What Are the Three Types of Dental Braces?
Orthodontists apply standard braces directly to the teeth, which typically consist of one of the three types described below.
Also called ceramic or invisible braces, clear braces function the same as traditional metal braces. Orthodontists use each of the materials described above and install them the same way. Clear braces are also the same size and shape as metal braces.
The biggest difference between the two is the color, since clear braces feature tooth-colored brackets. Wires, rubber bands, and ligatures also contain see-through colors. The clear color of these braces can be a big advantage for people who want to be more discreet about their orthodontic treatment.
Lingual dental braces also offer the option of making the brackets and wires less visible. Rather than using clear brackets and wires, orthodontists apply standard metal braces to the back of a patient’s most visible teeth. However, they apply metal brackets, wires, and standard accessories to the back chewing teeth as usual.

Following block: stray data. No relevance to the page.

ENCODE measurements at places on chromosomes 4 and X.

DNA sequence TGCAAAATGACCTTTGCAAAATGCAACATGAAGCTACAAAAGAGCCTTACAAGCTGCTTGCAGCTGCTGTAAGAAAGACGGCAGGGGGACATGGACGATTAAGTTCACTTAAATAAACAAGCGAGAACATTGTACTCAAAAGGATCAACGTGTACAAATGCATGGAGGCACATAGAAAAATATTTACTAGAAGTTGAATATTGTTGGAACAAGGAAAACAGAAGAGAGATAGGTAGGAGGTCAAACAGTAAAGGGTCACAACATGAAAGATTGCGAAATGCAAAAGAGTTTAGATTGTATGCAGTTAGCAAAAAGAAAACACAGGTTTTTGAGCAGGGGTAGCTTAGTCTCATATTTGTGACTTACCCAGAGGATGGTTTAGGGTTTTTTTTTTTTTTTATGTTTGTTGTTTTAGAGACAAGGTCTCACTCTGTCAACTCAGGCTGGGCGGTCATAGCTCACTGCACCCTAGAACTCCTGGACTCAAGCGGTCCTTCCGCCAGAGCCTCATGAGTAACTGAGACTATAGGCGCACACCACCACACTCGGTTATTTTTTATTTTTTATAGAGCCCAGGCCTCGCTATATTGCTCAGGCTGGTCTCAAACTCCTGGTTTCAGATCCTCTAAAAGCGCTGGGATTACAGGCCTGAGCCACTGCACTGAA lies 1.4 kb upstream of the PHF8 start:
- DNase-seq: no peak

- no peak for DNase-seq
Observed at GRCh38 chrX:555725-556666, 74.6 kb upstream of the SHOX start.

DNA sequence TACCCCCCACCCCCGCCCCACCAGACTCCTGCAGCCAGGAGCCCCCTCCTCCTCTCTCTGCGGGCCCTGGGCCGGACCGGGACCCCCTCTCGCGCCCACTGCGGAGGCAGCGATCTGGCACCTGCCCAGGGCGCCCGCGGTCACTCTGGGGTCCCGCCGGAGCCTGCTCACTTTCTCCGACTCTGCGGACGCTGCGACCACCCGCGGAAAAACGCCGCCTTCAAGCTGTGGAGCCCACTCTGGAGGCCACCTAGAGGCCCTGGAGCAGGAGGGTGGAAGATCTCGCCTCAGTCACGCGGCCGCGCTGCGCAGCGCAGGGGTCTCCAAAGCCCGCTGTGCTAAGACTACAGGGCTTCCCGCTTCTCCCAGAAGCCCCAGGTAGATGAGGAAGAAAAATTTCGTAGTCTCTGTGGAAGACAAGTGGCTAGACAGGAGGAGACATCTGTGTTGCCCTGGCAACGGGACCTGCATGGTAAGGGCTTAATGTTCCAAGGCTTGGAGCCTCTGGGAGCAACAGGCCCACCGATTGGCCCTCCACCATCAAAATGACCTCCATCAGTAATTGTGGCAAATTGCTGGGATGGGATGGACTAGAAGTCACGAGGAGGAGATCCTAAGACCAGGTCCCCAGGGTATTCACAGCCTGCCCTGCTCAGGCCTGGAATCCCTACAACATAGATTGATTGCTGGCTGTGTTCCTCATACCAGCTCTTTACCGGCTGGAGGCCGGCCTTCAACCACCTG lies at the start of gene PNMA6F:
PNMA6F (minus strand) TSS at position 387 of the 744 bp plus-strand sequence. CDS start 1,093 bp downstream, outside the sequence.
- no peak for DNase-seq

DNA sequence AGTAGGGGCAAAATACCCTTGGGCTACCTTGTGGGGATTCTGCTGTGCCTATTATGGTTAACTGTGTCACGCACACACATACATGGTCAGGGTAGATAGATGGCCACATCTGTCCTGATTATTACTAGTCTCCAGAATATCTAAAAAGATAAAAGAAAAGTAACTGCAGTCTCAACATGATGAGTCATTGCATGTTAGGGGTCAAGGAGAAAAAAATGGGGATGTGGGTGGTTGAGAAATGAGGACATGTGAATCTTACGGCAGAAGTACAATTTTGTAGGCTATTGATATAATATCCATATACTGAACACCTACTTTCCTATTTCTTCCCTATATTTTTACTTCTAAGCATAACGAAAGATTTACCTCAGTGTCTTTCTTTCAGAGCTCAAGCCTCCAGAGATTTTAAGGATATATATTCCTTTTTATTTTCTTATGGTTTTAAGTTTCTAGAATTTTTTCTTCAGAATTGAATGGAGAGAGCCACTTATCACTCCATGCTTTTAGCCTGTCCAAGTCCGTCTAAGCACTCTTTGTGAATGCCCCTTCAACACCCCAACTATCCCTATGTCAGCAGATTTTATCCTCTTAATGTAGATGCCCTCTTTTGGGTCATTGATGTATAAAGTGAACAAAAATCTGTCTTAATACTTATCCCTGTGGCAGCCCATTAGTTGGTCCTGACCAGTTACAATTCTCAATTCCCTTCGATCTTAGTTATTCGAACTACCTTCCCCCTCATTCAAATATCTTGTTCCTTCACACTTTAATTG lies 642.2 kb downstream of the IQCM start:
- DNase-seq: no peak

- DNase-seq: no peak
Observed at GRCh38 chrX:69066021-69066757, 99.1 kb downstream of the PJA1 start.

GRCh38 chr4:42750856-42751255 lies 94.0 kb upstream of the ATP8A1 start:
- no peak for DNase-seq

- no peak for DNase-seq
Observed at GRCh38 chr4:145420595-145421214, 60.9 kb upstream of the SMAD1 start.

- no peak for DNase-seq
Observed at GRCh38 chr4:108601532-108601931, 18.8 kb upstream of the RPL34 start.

Traditional Metal Braces
These dental braces have been around the longest and remain the most effective and affordable form of orthodontic treatment. Orthodontists can treat a wide range of alignment problems using traditional metal braces, including overcrowding, teeth alignment, and jaw repositioning. Metal is the primary component of the brackets and wires. Orthodontists also use visible rubber bands and give patients a small packet each month to use at home.
Headgear and Retainers
Orthodontic headgear works in combination with braces to apply additional pressure to the teeth. Each of the back teeth contains an opening where the patient places one end of the headgear. The device stays in place with a strap that goes around the back of the neck.
Most people need to wear a retainer after having their braces removed to prevent their teeth from reverting to their old positions. A retainer is a piece of plastic with a wire attached that fits into the roof of the mouth. Patients may only need to wear a retainer at night to comply with their treatment plan.